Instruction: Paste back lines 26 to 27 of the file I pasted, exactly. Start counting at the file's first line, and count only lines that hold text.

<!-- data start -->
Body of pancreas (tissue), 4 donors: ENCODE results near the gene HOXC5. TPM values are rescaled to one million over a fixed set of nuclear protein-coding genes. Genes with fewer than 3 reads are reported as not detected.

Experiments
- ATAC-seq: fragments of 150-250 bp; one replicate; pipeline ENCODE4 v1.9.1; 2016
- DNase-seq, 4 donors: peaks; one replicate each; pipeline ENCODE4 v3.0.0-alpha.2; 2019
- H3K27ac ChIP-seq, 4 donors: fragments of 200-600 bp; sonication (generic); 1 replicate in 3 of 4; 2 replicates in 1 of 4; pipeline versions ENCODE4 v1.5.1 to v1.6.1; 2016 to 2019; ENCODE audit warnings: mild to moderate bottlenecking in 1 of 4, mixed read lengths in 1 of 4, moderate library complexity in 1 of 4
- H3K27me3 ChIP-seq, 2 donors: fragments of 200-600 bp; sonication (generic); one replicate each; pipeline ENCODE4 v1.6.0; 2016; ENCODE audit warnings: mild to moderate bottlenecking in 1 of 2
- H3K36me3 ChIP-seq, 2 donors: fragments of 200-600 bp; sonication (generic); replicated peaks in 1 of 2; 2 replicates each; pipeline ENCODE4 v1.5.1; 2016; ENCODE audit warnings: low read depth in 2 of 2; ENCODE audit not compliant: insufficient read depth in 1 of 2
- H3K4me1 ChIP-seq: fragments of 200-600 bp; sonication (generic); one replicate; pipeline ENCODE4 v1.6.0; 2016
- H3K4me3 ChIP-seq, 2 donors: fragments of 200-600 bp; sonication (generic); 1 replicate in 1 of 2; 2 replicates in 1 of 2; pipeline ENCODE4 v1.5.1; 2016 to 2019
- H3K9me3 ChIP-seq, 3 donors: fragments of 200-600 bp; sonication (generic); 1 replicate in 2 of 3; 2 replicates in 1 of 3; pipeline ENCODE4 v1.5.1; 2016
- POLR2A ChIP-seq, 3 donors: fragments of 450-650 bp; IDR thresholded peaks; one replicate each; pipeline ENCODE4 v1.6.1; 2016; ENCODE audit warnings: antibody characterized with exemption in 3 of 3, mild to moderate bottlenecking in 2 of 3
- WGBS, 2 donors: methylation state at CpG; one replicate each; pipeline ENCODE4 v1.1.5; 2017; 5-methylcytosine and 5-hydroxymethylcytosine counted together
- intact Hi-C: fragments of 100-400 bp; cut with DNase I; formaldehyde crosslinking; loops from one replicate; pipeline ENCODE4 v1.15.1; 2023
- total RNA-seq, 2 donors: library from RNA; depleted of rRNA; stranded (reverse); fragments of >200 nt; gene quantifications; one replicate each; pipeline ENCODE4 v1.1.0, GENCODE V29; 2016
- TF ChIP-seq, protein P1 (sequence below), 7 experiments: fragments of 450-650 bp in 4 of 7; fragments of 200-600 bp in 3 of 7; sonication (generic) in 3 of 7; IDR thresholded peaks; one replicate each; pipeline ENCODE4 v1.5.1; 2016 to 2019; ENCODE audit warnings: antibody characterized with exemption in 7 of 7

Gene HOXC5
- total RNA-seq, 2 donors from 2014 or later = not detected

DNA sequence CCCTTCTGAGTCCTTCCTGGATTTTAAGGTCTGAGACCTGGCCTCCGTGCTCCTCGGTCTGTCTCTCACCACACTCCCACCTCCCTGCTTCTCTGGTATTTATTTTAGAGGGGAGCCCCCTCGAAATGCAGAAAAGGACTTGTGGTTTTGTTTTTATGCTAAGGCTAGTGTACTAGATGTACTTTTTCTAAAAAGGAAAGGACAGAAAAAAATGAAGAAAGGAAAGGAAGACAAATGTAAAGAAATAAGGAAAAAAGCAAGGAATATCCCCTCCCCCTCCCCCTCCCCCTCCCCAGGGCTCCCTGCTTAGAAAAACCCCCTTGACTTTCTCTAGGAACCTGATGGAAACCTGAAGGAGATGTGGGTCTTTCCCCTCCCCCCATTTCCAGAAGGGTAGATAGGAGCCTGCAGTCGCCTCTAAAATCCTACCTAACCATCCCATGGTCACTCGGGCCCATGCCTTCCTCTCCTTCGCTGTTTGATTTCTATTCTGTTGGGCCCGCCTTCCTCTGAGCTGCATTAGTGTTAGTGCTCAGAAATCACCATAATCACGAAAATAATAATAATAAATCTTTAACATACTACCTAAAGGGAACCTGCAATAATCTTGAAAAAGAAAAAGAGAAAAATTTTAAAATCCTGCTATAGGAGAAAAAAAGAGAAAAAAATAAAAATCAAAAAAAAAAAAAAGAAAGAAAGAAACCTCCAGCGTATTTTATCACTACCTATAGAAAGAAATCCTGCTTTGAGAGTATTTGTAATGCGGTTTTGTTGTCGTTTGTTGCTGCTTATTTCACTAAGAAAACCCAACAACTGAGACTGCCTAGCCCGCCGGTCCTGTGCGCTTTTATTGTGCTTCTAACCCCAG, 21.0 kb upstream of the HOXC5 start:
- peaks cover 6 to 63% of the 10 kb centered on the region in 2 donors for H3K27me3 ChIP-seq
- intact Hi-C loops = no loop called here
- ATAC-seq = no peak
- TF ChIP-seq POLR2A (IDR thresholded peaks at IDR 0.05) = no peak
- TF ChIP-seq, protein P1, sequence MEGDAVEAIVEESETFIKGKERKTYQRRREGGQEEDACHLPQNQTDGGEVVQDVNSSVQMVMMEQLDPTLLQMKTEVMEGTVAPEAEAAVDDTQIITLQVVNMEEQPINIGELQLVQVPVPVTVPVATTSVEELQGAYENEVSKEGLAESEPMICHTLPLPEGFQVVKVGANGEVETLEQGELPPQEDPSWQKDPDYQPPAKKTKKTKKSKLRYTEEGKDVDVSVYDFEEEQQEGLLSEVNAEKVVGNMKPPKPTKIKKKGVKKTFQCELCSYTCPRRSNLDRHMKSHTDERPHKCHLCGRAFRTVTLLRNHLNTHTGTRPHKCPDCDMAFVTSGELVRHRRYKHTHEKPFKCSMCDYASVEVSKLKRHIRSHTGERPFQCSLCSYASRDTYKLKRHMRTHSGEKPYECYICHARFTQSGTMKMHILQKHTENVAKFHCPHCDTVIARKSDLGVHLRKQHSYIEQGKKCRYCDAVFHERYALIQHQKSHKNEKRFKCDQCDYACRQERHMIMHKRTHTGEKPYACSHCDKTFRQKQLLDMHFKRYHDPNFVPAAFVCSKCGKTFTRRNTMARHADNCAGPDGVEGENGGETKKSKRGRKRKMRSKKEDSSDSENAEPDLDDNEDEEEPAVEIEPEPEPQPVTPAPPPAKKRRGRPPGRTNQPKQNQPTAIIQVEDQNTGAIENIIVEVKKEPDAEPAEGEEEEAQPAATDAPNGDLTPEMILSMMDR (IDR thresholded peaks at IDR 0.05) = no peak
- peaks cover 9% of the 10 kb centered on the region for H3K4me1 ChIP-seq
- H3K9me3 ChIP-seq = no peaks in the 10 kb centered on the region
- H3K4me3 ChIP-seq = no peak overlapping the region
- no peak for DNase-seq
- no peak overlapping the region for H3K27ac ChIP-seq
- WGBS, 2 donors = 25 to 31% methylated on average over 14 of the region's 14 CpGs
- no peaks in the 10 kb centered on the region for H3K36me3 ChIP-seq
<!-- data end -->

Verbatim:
- H3K4me3 ChIP-seq = no peak overlapping the region
- no peak for DNase-seq